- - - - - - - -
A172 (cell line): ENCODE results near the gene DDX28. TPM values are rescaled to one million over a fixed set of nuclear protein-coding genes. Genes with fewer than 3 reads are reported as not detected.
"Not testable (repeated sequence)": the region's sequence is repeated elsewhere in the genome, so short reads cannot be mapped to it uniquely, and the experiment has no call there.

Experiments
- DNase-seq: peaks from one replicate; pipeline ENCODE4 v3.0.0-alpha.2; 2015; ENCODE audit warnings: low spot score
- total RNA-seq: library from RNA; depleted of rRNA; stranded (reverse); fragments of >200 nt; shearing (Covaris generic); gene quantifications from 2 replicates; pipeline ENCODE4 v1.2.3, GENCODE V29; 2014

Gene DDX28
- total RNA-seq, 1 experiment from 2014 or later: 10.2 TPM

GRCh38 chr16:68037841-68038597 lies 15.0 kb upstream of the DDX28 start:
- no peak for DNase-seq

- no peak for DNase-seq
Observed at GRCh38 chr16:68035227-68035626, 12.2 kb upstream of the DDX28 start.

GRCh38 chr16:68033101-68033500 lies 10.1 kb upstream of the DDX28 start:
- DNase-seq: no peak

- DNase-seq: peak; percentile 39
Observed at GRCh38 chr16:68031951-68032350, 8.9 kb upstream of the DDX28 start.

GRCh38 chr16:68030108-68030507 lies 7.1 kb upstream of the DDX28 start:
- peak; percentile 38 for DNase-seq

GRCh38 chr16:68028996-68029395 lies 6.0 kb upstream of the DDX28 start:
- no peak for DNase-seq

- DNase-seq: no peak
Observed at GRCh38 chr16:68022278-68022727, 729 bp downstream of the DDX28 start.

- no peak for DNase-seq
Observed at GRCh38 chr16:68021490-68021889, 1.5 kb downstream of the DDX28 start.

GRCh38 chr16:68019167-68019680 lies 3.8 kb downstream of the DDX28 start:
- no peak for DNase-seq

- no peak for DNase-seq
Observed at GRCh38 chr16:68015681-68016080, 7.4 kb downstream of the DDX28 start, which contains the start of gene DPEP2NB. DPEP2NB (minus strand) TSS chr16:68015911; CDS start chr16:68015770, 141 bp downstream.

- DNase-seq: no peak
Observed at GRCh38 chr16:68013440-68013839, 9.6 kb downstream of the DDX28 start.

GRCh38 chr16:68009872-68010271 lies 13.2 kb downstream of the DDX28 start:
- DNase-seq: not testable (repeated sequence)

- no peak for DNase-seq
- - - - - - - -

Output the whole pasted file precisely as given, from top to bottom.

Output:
A172 (cell line): ENCODE results near the gene DDX28. TPM values are rescaled to one million over a fixed set of nuclear protein-coding genes. Genes with fewer than 3 reads are reported as not detected.
"Not testable (repeated sequence)": the region's sequence is repeated elsewhere in the genome, so short reads cannot be mapped to it uniquely, and the experiment has no call there.

Experiments
- DNase-seq: peaks from one replicate; pipeline ENCODE4 v3.0.0-alpha.2; 2015; ENCODE audit warnings: low spot score
- total RNA-seq: library from RNA; depleted of rRNA; stranded (reverse); fragments of >200 nt; shearing (Covaris generic); gene quantifications from 2 replicates; pipeline ENCODE4 v1.2.3, GENCODE V29; 2014

Gene DDX28
- total RNA-seq, 1 experiment from 2014 or later: 10.2 TPM

GRCh38 chr16:68037841-68038597 lies 15.0 kb upstream of the DDX28 start:
- no peak for DNase-seq

- no peak for DNase-seq
Observed at GRCh38 chr16:68035227-68035626, 12.2 kb upstream of the DDX28 start.

GRCh38 chr16:68033101-68033500 lies 10.1 kb upstream of the DDX28 start:
- DNase-seq: no peak

- DNase-seq: peak; percentile 39
Observed at GRCh38 chr16:68031951-68032350, 8.9 kb upstream of the DDX28 start.

GRCh38 chr16:68030108-68030507 lies 7.1 kb upstream of the DDX28 start:
- peak; percentile 38 for DNase-seq

GRCh38 chr16:68028996-68029395 lies 6.0 kb upstream of the DDX28 start:
- no peak for DNase-seq

- DNase-seq: no peak
Observed at GRCh38 chr16:68022278-68022727, 729 bp downstream of the DDX28 start.

- no peak for DNase-seq
Observed at GRCh38 chr16:68021490-68021889, 1.5 kb downstream of the DDX28 start.

GRCh38 chr16:68019167-68019680 lies 3.8 kb downstream of the DDX28 start:
- no peak for DNase-seq

- no peak for DNase-seq
Observed at GRCh38 chr16:68015681-68016080, 7.4 kb downstream of the DDX28 start, which contains the start of gene DPEP2NB. DPEP2NB (minus strand) TSS chr16:68015911; CDS start chr16:68015770, 141 bp downstream.

- DNase-seq: no peak
Observed at GRCh38 chr16:68013440-68013839, 9.6 kb downstream of the DDX28 start.

GRCh38 chr16:68009872-68010271 lies 13.2 kb downstream of the DDX28 start:
- DNase-seq: not testable (repeated sequence)

- no peak for DNase-seq